The use of a foot drop stimulator during a task-specific movement for 4 weeks can retrain the neuromuscular system, ultimately aiding in rehabilitation intervention from stroke, according to a data published in NeuroRehabilitation.
“Compensatory strategies have a negative effect on gait pattern,” Karen J. Nolan, PhD, Kessler Foundation researcher, stated in a press release. “While use of an ankle-foot orthosis can improve speed and function, it is not designed to restore muscle function. We looked at whether stimulation of the temporal activation of the tibialis anterior muscle.”
Nolan and colleagues studied 4 participants who completed 10 walking trials more than 3 months post right-sided stroke – 5 trials with and 5 trials without the stimulator. Participants then completed 10 more walking trials after 4 weeks using a commercial device (WalkAide, Innovative Neurotronics, Austin, Texas).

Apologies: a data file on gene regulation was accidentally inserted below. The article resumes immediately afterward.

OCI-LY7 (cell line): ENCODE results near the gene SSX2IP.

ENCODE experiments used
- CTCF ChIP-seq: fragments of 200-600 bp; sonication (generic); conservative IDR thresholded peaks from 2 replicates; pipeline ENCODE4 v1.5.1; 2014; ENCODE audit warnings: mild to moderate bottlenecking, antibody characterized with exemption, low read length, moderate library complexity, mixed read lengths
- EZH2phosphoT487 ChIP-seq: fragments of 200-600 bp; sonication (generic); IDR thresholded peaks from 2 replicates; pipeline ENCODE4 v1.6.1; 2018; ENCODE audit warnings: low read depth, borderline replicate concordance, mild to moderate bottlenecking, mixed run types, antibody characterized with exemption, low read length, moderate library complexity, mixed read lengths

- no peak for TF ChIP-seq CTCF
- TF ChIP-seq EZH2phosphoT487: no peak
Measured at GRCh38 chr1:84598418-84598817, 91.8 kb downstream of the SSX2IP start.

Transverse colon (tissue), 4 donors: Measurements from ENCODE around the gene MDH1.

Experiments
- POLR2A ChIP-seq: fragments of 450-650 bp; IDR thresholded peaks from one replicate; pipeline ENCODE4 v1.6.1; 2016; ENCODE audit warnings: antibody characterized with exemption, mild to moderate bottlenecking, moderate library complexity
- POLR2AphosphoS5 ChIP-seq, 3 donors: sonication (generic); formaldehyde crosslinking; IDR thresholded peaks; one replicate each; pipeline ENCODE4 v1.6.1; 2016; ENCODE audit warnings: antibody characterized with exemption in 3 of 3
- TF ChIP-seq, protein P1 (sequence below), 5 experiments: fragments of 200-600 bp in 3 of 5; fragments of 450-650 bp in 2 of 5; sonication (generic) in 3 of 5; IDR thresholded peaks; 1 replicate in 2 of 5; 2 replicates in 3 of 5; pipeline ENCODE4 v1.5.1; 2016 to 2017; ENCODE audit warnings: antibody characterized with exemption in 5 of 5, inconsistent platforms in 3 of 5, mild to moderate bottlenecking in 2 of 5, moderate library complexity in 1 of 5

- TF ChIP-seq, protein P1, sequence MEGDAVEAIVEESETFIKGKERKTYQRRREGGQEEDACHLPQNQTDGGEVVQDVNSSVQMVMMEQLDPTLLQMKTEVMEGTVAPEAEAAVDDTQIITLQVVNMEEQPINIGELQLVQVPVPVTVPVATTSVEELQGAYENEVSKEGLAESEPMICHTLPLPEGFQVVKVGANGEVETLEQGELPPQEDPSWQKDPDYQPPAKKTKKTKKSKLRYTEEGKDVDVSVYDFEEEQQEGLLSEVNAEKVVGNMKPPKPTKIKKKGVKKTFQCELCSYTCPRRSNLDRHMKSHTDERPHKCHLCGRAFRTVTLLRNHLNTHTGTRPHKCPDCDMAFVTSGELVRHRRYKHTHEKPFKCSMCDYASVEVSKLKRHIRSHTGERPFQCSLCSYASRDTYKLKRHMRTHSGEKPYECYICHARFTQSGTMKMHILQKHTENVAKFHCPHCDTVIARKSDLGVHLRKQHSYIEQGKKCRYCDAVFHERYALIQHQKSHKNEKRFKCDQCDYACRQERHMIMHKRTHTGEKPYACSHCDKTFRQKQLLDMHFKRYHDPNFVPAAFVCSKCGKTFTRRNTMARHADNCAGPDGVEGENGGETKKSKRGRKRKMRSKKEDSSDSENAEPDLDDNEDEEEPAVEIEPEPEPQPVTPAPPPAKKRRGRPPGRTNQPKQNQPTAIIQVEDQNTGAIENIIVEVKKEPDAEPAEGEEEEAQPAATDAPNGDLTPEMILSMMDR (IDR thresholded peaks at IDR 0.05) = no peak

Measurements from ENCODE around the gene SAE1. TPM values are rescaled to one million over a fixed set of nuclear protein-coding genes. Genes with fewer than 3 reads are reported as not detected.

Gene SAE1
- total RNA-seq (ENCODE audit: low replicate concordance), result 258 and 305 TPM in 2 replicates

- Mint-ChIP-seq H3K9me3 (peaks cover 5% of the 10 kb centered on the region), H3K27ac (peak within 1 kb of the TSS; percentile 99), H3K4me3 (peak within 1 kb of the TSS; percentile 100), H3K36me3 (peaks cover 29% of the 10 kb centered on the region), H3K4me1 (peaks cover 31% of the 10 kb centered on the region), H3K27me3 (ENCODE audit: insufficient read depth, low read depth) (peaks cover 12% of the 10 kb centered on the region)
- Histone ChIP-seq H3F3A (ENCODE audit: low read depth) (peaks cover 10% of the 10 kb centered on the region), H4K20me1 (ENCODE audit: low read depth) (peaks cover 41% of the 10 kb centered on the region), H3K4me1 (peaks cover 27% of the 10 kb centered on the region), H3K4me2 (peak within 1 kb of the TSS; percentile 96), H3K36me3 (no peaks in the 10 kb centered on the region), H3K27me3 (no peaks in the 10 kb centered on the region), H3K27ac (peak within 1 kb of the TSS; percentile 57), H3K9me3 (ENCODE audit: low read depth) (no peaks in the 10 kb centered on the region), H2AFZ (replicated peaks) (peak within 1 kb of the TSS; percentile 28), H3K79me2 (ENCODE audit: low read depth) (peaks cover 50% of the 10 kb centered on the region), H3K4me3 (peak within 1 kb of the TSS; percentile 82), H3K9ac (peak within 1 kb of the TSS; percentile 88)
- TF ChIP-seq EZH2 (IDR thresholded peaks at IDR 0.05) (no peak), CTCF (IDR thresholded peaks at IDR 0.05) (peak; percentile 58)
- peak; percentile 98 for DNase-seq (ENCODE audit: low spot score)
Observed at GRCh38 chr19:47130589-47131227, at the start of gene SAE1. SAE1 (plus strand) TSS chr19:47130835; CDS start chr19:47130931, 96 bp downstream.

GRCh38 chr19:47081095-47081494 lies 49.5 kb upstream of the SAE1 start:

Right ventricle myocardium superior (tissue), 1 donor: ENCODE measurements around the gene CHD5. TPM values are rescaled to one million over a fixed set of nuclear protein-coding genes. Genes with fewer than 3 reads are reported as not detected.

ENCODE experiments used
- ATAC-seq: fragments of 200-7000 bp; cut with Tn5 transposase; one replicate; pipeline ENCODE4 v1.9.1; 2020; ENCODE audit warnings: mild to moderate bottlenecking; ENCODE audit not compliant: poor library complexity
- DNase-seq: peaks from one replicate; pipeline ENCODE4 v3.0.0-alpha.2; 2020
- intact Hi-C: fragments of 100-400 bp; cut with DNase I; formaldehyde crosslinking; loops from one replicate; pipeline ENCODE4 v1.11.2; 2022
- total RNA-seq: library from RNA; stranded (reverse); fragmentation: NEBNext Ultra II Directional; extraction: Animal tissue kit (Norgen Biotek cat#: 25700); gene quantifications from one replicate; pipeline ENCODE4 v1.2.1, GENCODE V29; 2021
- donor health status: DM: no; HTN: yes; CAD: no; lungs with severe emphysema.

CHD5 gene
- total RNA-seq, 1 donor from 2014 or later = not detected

“We found a potential training effect in all participants. These results indicate that use of the stimulator may facilitate recovery of muscle function,” Nolan said.
Nolan J. NeuroRehabilitation. 2014;doi:10.3233/NRE-141126.
Disclosure: The study was funded by the Kessler Foundation. Author Rakesh Pilkar’s fellowship with the foundation is funded by a NIDRR AART grant. Nolan is co-investigator for the NIDRR-funded Northern New Jersey Traumatic Brain Injury System and is a past recipient of a NIDRR ARRT grant in Biomechanics and Outcomes and a NIDRR Mary E. Switzer Merit Fellowship Grant.